In the Canal (ITC)
ITC instruments offer the comfort of a custom made hearing aid at a slightly larger size, making them easy to maneuver and ensuring quick and easy insertion and removal.
In the Ear (ITE)
The ITE is the largest custom-made hearing device as well as the easiest to insert and operate. An ITE device fits into the bowl shaped area of your outer ear instead of inside the ear canal. Their larger size allows for easy insertion and removal as well as easy access to the battery compartment and volume control.
Receivers In Canal (RIC)
Receivers-In-Canal hearing aids are comfortably and effectively designed for high frequency hearing loss. This aid has two parts, the sound processor and the receiver. The sound processor is housed in a small unnoticeable case that sits behind the ear, in the same place your eyeglasses rest. A clear narrow tube follows the ear and leads to a small ear bud that houses the receiver that fits directly into your ear canal. This design helps with occlusion specifically with high frequency hearing loss.
Behind the ear (BTE)
Behind-The-Ear instruments have separate receivers and sound processors similar to the RIC model. To help make the Behind-The-Ear (BTE) aid less noticeable, the custom-made ear mold and the tube that connects it to the electronic component can come in a clear plastic that complements your complexion. A specialist will manipulate the tubing to perfectly replicate the size and shape of your ear so you'll barely know its there.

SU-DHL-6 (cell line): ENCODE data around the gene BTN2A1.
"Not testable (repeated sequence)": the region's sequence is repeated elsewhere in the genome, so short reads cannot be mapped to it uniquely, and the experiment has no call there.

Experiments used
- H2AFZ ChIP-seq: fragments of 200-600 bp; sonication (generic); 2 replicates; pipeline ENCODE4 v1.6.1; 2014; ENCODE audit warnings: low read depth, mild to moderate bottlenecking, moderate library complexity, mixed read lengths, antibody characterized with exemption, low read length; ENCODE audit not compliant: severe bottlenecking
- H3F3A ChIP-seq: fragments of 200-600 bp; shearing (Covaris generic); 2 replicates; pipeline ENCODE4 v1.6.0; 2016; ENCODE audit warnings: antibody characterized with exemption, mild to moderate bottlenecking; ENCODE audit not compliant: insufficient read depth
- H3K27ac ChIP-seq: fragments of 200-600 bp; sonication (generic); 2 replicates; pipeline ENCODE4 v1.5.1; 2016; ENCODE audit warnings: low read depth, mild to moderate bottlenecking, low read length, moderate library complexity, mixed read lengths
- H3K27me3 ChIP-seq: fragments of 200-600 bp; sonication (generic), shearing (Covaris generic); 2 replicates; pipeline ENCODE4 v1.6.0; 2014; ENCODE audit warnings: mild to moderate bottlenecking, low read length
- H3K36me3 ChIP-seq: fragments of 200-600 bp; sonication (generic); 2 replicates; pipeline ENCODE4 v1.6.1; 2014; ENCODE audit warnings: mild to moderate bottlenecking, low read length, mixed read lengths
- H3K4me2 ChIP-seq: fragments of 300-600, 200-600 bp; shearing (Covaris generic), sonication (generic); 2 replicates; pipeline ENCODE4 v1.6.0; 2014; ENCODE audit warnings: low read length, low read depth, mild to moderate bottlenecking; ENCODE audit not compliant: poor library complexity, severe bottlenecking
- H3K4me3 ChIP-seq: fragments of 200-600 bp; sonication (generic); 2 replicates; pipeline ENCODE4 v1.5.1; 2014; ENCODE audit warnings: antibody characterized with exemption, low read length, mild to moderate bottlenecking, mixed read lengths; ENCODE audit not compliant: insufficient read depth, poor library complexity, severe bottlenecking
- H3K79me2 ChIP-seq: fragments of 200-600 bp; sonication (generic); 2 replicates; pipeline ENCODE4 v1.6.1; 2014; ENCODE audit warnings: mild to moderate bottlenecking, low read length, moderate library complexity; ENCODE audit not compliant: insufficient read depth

An important note on hearing aid sizes
Significant advancements in technology have made most hearing aids small and relatively unnoticeable. However if cosmetics are a major concern, you must remember that the smallest hearing aids do not provide as much power as other models meaning they might not work for your level of hearing loss. Work only with a reputable clinician to determine the best hearing aid size to fit your needs, and do not feel pressured to buy the smallest device.
Hearing aid pricing
The best hearing aid price does not mean the best service or most knowledgeable professional. One of the benefits of purchasing from a professional clinician is the cleaning and maintenance are handled on site at no charge.
Hearing aid prices can range from several hundred to several thousands of dollars each. Several factors influence the price of hearing aids, but a typical hearing aid pricing model breaks down as follows:
- Total patient price: $4,600
- Manufacturer costs (materials and research): $1,400
- Retailer costs (operating costs, salaries, marketing, continuing education): $2,236
- Service costs for the life of the hearing aids (adjustments, cleaning, repairs, batteries): $574
- Potential pre-tax profit: $350